Wednesday, August 01, 2007
What I've Been Reading
Lately, I've been reading some incredibly fucked-up books. I recently purchased several lots of old paperbacks, many of them pulp novels or men's adventure novels of the '60s, '70s and '80s. They were obviously meant to be quickly read and disposed of, and while they may be of little literary merit, I can't say that they don't provide a good time.
One such example is JOYRIDE with Stephen Crye. I don't know what the title is supposed to mean--there's no joy and precious little riding--but it's clear that Crye studied '80s slasher movies very closely. Published exclusively in paperback by Pinnacle in 1983, JOYRIDE is a formulaic thriller that could easily have been adapted as a quickie motion picture. A group of teenagers drive into a dark cemetery for a night of pot-smoking, junk-food-eating and lovemaking. Unfortunately for them, the cemetery is inhabited by "Cleats," the deformed caretaker who mistakes one of the girls for his unrequited high-school crush and starts killing off all her friends. Crye creates some imaginative deaths; he sets one on fire, chops another into little pieces, hangs a girl from a tree, chops off the fat kid's head and places it in the Mary statue (seen on the cover).
It all takes place in one night, except for occasional flashbacks to Cleats' life as a senior, the teasing he suffered from his classmates, and the tragic accident that destroyed his face and mind. Crye does a fairly good job turning Cleats into a sympathetic character, though it's to his credit that we never do root for him in his pursuit of gore. JOYRIDE also has a satisfyingly abrupt finale that probably wouldn't play well in a movie, but works fine here.
An author I've been exploring lately is John Whitlatch, about whom little seems to be known. I should say that I imagine many of the authors I've been reading lately are using pseudonyms; I doubt many serious writers would want to take credit for these quickies.
The three Whitlatch novels I've read so far pretty much have the same plot and leading man, even though the characters and settings are (slightly) different. In GANNON'S VENDETTA, Gannon is a macho middle-aged man who wants revenge against the bikers who broke into his house and raped and murdered his wife. A slick lawyer gets them off, and Gannon pursues them into Mexico, where, in the central setpiece, he is kidnapped and stranded alone in the desert with no food or water. In TANNER'S LEMMING, Tanner is a macho middle-aged married man who goes to work for a senator, but is accused of assassinating him, so he--yeah--goes after the guy who really did it.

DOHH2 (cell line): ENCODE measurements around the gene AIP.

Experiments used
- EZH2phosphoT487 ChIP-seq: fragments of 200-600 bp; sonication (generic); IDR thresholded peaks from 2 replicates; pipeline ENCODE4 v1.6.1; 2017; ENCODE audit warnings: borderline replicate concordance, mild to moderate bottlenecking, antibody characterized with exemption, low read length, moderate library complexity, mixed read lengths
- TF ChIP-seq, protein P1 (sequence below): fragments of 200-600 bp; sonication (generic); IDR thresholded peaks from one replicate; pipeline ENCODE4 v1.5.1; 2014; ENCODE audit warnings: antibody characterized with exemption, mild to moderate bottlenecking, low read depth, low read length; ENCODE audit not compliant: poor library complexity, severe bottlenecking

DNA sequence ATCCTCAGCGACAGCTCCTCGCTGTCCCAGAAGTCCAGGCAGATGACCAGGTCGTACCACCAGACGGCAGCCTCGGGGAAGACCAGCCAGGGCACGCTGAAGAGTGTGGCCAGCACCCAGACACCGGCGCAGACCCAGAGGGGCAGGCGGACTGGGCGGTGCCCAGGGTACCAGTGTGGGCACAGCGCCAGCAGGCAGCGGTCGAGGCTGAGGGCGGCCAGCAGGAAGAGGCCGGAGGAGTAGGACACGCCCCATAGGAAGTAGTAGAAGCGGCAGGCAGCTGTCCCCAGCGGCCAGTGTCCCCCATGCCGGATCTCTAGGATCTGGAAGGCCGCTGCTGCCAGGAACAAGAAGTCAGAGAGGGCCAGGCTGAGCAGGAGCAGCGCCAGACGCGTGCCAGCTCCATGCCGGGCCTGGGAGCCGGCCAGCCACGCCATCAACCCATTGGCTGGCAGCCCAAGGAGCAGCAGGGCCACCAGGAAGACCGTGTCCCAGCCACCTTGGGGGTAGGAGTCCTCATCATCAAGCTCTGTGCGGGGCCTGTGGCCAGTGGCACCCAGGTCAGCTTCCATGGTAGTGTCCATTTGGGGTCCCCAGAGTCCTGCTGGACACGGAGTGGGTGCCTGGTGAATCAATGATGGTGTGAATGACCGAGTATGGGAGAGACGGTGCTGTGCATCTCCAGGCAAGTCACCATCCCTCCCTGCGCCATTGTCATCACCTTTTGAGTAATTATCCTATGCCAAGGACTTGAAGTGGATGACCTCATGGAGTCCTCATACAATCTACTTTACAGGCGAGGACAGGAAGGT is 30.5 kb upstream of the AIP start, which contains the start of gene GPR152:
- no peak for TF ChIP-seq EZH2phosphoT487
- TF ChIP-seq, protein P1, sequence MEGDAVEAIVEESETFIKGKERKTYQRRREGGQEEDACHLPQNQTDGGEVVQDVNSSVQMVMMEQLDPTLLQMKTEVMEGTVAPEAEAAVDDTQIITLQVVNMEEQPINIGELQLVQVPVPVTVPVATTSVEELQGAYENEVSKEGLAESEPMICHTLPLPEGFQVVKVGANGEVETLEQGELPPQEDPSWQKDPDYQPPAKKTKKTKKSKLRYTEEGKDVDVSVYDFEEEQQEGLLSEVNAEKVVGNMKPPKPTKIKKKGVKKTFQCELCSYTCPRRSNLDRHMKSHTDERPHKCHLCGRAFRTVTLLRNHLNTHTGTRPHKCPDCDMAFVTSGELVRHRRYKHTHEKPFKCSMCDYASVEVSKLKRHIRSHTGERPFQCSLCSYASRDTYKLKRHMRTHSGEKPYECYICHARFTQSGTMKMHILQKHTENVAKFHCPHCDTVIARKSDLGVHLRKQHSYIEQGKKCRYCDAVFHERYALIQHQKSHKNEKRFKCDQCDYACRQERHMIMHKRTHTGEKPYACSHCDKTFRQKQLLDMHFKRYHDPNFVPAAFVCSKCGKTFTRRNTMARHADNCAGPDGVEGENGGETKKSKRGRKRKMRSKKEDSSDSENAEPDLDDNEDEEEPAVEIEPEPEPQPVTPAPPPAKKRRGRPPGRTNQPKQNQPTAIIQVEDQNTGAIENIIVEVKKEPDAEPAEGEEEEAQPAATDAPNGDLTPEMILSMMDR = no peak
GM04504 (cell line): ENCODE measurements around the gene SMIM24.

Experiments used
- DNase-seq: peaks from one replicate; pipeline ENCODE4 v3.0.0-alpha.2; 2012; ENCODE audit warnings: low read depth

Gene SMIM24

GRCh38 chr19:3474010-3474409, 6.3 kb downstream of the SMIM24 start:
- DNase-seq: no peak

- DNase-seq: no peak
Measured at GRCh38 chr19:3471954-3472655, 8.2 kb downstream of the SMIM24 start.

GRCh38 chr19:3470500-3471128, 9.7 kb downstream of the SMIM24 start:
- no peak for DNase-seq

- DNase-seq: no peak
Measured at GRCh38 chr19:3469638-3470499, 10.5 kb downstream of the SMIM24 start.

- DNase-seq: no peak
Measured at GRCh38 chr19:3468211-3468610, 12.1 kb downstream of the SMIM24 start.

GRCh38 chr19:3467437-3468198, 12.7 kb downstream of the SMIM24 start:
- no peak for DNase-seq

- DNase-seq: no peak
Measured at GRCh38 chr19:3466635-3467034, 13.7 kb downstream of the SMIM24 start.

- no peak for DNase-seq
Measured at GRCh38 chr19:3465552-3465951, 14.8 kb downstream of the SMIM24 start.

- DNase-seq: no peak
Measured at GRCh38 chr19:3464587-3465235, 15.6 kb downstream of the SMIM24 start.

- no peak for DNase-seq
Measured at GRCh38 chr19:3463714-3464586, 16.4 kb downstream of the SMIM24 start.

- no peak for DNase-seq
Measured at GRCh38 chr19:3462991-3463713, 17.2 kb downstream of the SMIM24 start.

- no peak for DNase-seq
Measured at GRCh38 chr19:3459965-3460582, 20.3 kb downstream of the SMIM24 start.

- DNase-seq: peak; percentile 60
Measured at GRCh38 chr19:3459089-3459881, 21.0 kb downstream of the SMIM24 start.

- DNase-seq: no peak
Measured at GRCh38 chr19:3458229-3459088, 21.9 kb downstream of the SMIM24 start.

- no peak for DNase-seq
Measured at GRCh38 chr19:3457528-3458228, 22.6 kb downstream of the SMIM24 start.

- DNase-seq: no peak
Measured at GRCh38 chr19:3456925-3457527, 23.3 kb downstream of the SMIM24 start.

FRANK T.'S PLAN is slightly different in that Frank T. Dodge is unmarried. His daughter's killer got off scot-free, so he teams up with an Indian to, uh, yeah, pursue the young man and the bigwigs he worked for. All of these books are set in the Southwestern desert and are notable for being anti-woman, anti-black and anti-hippie (really, anti-youth, since all young people are lazy no-nothing hippies with long, greasy hair). They are also extremely thinly plotted, stretching out to well over 200 pages with lots of whiskey-drinking.
TNT, however, is perhaps the craziest book I have ever read. It's apparently the first in a series penned by Doug Masters, and I would love to see it made into a movie, though I don't think you could do it faithfully as anything less than an NC-17. TNT is Tony Nelson Twin (is Masters a Larry Hagman fan?), a journalist who is caught in a nuclear bomb blast and receives superpowers as a result (or is he a Stan Lee fan?). Despite incredible physical and psychological injuries that should have killed him, Twin recuperates with extremely heightened senses--he can see in the dark, for instance, and hear sounds from far away. He also is able to maintain an almost-permanent erection.
In exchange for the financing of a cure for his daughter's retardation, Twin takes a job from a sinister (and gay) government operative known as Arnold Benedict. I mention his homosexuality only because his sexual tastes--and those of his two "married" gay assassins--are shown to be abhorrently abnormal. Like the Whitlatch novels, gays and women are not portrayed in a flattering manner.
Twin's job is to infiltrate the underground hideout of a scientist named Michelangelo Piran who can create petroleum from water and kill him. Unfortunately, Piran is guarded by the world's most elaborate deathtrap--seven full stages far beyond anyone's most perverse nightmares. Not only is Twin forced to traverse--completely nude--across a scorpion pit, a greenhouse filled with poisonous plants, an acid bath, a red-hot burning tunnel, a ladder made of razor blades, a bath of warm rotting flesh, and a pitch-black room filled with ninjas (!), but he is ultimately forced into the most bizarre game of checkers ever created.
Six games on an giant board filled with colored lights. On the other side are forty nude women, all either violently psychotic or mentally retarded, each in a separate cage. Whenever Twin loses a game or is forced to crown Piran (who is playing electronically from a hidden location), one cage opens, and Twin has only a few minutes to bring her to orgasm or else he dies. Twin loses every game against the genius Piran, but since he manages to successfully screw all of the women into normalcy, he is allowed to live and face his opponent.
I understand that Masters' other TNT novels also revolved around wild, imaginative deathtraps, but it's hard to imagine they could be as trashy as this book. I should say that I'm pretty sure this one is supposed to be a parody, not only because of its ridiculous plot, but also because some of Benedict's flowery monologues and story expositions are absurdly long and detailed, so much so that he and Twin are able to fly halfway around the world during one of them. Looks like it's time to eBay some others.